It's a common situation, even for young adults who are succeeding on their own, post-college: Asking if mom and dad can help out financially for a specific need, whether it's a down payment on a first house or helping pay off some lingering student loan.
The good news is that providing a family member with a loan can be helpful to both the recipient and you. But there are things you need to be aware of in terms of structuring the loan to make sure it works for everyone — including the Internal Revenue Service (IRS).
"Intra-family loans can be a solution for parents who'd like to help a child achieve specific goals, such as buying a home or starting a business, but would also like the child to have some personal responsibility, or 'skin in the game,' that the child wouldn't have if the parent simply gifted the funds to the child," says Anthony Fernandez, Senior Wealth Planner for the Northeast Region of Wells Fargo Private Bank in Summit, New Jersey. Of course, the loan doesn't have to be from a parent to a child. It could go the opposite way as children help care for aging parents, or between other family members.
Here, Fernandez gives families a primer on opening their pockets for very personal loans.
Interest rates' green lights
The minimum interest rate charged on intra-family loans is known as the Applicable Federal Rate, or AFR. It's published monthly by the IRS and is typically lower than the rate your child would be paying if he or she obtained a commercial loan, explains Fernandez. Though interest rates have risen a bit in the past year, they're still attractive, with a reduced burden on the child and minimal to zero closing costs and fees.
According to the Index of Applicable Federal Rates (AFR) Rulings, as of February 2016, the minimum rates were:
- 0.81 percent short-term, for loans with a term of up to three years
- 1.82 percent mid-term, for loans with a term of more than three years but no more than nine years
- 2.62 percent long-term, for loans with a term of more than nine years
It's important to have the right supporting documents and terms in place for a true intra-family loan; otherwise, the IRS may treat the move as a gift. If the borrower's circumstances suggest that he or she might not be able to repay the loan, for example, an intra-family loan may not be respected as such. "The loan should be structured and administered to demonstrate that a bona fide debtor-creditor relationship exists," says Fernandez, "and that there is a real expectation of payment."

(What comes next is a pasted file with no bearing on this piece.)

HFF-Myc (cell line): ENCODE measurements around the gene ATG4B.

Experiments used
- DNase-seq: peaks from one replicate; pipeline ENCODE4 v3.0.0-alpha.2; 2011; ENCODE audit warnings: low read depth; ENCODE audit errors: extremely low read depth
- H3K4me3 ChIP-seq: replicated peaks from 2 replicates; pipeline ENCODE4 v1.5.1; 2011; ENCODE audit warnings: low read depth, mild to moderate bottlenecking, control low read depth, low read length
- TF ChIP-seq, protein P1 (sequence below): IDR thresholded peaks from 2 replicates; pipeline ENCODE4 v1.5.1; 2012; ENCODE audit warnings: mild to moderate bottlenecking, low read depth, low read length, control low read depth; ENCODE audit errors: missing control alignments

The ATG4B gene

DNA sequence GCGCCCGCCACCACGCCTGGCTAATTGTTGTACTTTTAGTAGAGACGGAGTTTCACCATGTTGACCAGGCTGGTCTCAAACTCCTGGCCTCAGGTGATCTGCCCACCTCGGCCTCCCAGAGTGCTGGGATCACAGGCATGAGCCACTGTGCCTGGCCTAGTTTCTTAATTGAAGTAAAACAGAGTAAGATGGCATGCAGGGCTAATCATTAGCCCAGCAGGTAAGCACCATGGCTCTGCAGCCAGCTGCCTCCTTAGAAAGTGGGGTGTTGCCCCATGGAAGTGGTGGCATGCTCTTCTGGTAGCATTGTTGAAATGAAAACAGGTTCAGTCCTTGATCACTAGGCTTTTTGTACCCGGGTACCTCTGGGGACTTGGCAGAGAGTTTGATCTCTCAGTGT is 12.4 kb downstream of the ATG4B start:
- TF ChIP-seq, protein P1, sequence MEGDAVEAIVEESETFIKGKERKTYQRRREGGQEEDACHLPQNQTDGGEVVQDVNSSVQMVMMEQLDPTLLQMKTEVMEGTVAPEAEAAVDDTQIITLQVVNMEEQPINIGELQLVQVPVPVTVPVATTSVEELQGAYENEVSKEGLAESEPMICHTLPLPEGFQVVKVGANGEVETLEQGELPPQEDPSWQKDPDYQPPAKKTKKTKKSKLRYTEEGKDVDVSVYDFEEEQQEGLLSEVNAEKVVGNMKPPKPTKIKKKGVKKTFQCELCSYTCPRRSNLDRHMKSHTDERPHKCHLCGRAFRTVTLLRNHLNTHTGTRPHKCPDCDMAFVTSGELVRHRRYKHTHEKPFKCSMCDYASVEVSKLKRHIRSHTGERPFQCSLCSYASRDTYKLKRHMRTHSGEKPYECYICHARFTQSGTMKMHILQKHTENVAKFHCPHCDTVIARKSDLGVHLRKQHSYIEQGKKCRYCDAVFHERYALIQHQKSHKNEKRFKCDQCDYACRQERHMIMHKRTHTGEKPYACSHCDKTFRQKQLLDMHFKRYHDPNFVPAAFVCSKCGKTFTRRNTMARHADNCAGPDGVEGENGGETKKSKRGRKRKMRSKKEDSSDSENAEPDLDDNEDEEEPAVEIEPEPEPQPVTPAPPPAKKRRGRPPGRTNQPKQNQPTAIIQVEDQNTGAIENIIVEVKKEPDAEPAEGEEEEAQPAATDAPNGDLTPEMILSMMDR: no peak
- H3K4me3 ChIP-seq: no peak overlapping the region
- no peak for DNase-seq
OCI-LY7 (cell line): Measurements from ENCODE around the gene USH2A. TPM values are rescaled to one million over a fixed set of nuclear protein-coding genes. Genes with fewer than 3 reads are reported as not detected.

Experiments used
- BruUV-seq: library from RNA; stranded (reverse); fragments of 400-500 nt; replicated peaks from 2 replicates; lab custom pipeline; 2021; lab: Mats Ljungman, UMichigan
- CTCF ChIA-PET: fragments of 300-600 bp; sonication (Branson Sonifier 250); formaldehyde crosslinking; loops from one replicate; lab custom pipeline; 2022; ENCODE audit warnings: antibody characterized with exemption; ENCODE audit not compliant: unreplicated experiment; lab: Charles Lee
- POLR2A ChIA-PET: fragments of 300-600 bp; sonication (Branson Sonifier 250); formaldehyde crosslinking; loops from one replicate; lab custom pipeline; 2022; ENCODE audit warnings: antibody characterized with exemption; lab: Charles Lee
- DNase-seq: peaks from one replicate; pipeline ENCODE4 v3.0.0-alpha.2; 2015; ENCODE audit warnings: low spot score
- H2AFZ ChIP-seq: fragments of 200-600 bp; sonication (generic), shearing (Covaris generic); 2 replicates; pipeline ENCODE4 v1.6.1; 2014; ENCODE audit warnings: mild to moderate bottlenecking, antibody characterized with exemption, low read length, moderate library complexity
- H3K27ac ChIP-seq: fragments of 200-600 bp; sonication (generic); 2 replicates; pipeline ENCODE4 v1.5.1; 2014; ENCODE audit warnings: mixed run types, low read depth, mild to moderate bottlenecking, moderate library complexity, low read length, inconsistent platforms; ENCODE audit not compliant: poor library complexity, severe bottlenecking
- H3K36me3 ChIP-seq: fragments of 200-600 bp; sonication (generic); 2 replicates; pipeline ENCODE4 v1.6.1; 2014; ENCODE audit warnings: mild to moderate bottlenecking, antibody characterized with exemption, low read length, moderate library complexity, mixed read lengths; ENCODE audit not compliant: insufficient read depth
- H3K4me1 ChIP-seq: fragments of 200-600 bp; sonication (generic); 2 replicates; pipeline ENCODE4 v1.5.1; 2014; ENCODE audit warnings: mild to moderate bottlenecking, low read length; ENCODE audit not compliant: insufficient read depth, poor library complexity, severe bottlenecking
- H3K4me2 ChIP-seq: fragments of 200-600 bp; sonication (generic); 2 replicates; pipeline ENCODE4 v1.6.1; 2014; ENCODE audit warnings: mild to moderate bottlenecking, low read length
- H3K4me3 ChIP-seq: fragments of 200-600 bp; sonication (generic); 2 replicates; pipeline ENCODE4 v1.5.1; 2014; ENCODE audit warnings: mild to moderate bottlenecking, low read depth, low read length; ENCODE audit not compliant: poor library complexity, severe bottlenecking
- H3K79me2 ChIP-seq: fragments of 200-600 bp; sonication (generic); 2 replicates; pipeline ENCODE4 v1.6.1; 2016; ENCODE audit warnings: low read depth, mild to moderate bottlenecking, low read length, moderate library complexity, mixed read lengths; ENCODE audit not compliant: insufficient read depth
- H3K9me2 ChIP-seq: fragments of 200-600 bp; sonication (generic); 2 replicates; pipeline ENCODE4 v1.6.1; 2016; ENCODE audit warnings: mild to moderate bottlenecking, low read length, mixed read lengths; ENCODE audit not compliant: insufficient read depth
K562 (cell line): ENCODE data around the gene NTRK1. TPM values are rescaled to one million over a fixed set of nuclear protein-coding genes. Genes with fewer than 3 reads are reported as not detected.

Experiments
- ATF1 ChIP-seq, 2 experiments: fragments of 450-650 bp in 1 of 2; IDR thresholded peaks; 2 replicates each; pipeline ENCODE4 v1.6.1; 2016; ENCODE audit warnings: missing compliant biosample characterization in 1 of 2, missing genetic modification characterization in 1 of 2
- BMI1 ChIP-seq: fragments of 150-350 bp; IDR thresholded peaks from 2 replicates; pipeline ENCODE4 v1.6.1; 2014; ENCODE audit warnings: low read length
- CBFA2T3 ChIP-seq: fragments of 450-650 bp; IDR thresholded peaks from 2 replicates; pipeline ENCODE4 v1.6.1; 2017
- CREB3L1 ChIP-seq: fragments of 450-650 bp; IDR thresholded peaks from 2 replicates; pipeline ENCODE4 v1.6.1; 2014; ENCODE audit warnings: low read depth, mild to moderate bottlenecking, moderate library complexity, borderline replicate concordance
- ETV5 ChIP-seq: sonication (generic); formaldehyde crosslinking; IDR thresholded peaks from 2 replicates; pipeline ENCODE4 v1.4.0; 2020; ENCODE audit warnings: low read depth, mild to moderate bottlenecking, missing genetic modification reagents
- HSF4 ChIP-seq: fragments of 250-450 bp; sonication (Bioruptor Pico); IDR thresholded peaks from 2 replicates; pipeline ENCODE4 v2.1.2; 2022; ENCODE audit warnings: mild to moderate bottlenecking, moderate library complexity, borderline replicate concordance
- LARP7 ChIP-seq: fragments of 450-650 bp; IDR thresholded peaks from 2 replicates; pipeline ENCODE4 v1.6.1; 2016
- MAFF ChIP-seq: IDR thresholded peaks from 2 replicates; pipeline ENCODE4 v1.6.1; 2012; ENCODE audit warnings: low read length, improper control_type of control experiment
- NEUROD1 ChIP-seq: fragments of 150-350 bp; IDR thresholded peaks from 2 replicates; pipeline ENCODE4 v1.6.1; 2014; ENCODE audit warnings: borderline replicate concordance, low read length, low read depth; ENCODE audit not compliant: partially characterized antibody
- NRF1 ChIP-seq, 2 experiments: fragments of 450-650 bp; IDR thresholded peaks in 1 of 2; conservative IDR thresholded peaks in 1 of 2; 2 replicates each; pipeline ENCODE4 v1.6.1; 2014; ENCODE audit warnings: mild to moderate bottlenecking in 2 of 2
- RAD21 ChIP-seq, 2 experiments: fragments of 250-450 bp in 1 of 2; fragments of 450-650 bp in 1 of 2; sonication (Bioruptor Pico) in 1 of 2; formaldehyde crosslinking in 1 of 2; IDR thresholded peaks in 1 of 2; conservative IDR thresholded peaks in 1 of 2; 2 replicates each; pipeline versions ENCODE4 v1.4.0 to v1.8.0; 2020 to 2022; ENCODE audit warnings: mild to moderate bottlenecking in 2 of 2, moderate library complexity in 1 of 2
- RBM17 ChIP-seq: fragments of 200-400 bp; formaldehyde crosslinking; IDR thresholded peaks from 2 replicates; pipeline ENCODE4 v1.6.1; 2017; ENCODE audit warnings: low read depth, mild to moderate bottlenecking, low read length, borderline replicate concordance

The following items can help to make the loan official:
- A promissory note
- A fixed repayment schedule
- A fixed interest rate at least equal to the AFR for the month in which the loan is made
- Requested collateral from the borrower
- Records of payments
Wealth transfer strategies
While these types of loans are most commonly thought of for an important purchase for the child, there may also be other times when the loan makes sense, Fernandez says.
"Intra-family loans can also have wealth transfer benefits," he adds. "If the borrower invests the loan proceeds to earn a total rate of return that's higher than the interest rate being paid on the loan, then the difference remains with the borrower without a gift or estate tax consequence."
As an alternative to lending to them directly, parents or grandparents might consider lending to a trust for the benefit of the younger-generation family members. A note might provide for interest payments only, with a balloon payment of principal due at the end of the term. "If structured properly," says Fernandez, "a trust can provide creditor protection, wealth-transfer tax benefits, and better asset management for the funds and other assets that remain after the loan is paid."
Relationship red flags
Despite the potential benefits, intra-family loans aren't always the best solution. Even if your child is a golden apple rather than a bad seed, things can go rotten when it comes to big sums of money. "Entering into a business transaction, such as a loan, with a family member, can sometimes put a strain on the relationship, particularly if the borrower has trouble repaying the loan," says Fernandez. That's why it's always important to have family discussions about the arrangement first and think critically.
"Before entering into a loan, the family members involved should make sure they are comfortable with it from a family dynamics perspective."